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Should Ordinary Taxpayers Foot the Bill for Rebuilding the Gulf Coast’s Petrochemical Industry?
Using public funds to help people recover from Hurricane Harvey is one thing. Using them to help corporate giants do the same is quite another.
Research & Commentary
September 01, 2017
by Phil Mattera
Much of the Gulf region remains flooded, people are still being rescued, and the full magnitude of the damage is not yet known. But soon the center of attention will be the rebuilding effort and how to pay for it.
Texas Governor Greg Abbott is talking about the need for a federal aid package well in excess of $100 billion. Whatever the amount turns out to be, the critical issue will be how the money is distributed.
It’s already clear that the petrochemical facilities clustered in southeastern Texas have been hard hit by the flooding, and there will no doubt be calls to use both federal and state financial resources to help repair these plants.
While there should be no hesitation about using public funds to help the people of the Gulf rebuild their lives, we shouldn’t automatically do the same for the petro giants.
The first reason is that these companies can well afford to rebuild on their own dime. ExxonMobil, which owns the giant refinery in Baytown, earned more than $130 billion in profits during the past five years. The Motiva refinery in Port Arthur, another massive facility, is owned by Aramco, which in turn is owned by the fabulously wealthy government of Saudi Arabia.
Second, taxpayers made enormous financial contributions to the construction and operation of these facilities. As shown in Subsidy Tracker, the Motiva refinery was awarded a $257 million state and local subsidy package in 2006 to help underwrite its expansion. Earlier this year, Exxon and SABIC, another Saudi company, were granted a $460 million package to jointly build a petrochemical plant near Corpus Christi.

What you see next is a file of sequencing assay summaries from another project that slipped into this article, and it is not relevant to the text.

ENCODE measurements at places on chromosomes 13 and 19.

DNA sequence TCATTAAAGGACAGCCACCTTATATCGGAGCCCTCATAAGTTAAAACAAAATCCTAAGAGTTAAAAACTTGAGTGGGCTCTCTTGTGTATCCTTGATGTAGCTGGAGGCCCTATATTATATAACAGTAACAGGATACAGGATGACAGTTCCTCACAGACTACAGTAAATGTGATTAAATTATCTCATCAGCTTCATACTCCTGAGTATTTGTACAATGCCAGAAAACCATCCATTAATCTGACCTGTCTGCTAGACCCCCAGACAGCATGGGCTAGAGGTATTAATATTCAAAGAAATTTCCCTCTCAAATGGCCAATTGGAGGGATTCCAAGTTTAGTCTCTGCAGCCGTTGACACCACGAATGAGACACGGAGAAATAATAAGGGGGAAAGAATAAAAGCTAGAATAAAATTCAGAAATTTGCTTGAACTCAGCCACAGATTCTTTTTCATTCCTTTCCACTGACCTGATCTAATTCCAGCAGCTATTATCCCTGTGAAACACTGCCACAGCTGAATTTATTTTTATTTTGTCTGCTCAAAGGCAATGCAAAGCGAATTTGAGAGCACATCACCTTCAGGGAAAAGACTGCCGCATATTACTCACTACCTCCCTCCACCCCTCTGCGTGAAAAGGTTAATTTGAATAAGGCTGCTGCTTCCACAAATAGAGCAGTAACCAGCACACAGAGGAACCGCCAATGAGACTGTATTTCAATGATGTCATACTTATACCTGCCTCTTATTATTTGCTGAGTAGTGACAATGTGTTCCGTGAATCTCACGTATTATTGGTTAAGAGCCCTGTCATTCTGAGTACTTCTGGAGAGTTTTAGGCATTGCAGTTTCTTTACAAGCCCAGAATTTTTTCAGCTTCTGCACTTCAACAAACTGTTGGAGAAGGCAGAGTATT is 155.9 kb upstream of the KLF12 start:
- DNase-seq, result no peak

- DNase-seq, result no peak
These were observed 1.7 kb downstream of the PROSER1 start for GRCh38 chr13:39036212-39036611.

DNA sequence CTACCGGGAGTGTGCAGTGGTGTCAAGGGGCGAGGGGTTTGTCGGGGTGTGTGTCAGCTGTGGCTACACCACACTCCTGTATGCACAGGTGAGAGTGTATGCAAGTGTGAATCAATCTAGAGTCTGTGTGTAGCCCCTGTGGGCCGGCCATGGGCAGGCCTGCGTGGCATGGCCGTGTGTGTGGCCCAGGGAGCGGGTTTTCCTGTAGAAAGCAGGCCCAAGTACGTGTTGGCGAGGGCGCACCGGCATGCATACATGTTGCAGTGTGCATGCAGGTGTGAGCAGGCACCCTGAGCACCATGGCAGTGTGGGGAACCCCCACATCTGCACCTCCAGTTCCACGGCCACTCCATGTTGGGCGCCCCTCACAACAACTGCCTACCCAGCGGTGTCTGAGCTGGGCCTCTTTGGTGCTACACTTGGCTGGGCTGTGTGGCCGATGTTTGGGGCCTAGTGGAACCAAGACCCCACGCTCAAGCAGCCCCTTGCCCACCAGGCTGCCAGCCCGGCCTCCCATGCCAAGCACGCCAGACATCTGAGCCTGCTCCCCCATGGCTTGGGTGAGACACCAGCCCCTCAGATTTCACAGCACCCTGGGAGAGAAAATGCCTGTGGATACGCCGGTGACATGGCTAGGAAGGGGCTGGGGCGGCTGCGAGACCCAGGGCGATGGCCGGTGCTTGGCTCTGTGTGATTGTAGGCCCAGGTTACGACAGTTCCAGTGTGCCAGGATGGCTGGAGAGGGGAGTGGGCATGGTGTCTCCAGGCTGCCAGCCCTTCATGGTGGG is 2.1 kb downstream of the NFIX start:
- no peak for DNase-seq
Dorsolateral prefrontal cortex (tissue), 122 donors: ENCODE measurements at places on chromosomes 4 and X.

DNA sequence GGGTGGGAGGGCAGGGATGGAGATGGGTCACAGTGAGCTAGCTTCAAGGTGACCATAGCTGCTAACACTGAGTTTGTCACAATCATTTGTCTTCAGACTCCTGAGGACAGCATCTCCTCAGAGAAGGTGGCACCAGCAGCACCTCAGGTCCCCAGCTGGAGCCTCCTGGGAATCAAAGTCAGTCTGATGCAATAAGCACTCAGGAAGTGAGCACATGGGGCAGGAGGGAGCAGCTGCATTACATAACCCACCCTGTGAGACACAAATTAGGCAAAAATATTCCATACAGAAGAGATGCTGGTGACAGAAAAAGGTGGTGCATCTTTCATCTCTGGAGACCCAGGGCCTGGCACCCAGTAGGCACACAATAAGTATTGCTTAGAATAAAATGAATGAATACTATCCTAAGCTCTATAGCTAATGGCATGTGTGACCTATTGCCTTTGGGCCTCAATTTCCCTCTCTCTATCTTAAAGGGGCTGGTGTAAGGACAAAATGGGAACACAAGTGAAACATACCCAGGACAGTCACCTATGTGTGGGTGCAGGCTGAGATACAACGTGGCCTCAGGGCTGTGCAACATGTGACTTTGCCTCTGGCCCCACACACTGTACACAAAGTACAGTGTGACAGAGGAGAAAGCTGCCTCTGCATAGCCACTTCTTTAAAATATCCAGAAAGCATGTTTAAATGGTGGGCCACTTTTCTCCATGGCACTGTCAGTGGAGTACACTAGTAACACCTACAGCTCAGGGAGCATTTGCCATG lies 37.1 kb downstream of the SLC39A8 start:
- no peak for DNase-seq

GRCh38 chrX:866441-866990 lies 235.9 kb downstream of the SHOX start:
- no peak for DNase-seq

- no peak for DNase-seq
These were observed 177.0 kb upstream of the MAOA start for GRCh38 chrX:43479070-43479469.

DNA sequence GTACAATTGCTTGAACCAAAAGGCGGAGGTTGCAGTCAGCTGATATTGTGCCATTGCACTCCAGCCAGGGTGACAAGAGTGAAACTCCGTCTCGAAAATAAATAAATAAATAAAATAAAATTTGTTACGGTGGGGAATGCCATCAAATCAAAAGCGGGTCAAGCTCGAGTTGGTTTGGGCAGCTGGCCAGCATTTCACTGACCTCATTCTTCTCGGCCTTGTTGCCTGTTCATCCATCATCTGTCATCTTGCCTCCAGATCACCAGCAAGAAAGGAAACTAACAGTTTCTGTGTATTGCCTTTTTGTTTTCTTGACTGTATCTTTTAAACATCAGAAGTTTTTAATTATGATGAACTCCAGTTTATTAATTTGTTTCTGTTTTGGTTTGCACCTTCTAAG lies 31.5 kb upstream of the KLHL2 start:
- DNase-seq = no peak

Apart from being subsidized, many of the Gulf region’s petrochemical plants have horrible compliance records regarding toxic emissions and worker safety. The most notorious example is the refinery in Texas City between Houston and Galveston that was previously owned by BP and subsequently sold to Marathon Petroleum. In the wake of a 2005 explosion at the facility that killed 15 workers, BP was fined a then record amount of $21 million by OSHA for a pattern of egregious safety violations in Texas City. The company failed to make the necessary corrections and was later hit with an even larger penalty. BP also had to pay nearly $180 million to settle a federal environmental case involving the refinery.
As shown in Violation Tracker, in 2013 Shell Oil had to pay more than $117 million to resolve Clean Air Act violations at its Deer Park refinery outside Houston. The chemical plant in Crosby, Texas owned by the French company Arkema, where flooding has caused explosions, was fined $107,918 earlier this year by OSHA for serious safety violations (company later negotiated a reduction down to $91,724).
Providing more subsidies for these facilities would in effect negate the impact of the penalties the corporations paid for their negligence.
Finally, there is the difficult question of whether all these facilities should be rebuilt at all, especially if taxpayer funds are involved. The Gulf refineries play a significant role in an energy system that exacerbates the climate crisis, which likely contributed to the intensity of Harvey. We may not be free of fossil fuels yet, but does it make sense to use public resources to prolong the life of facilities linked to extreme weather events that threaten our future?
Originally published by The Dirt Diggers Digest.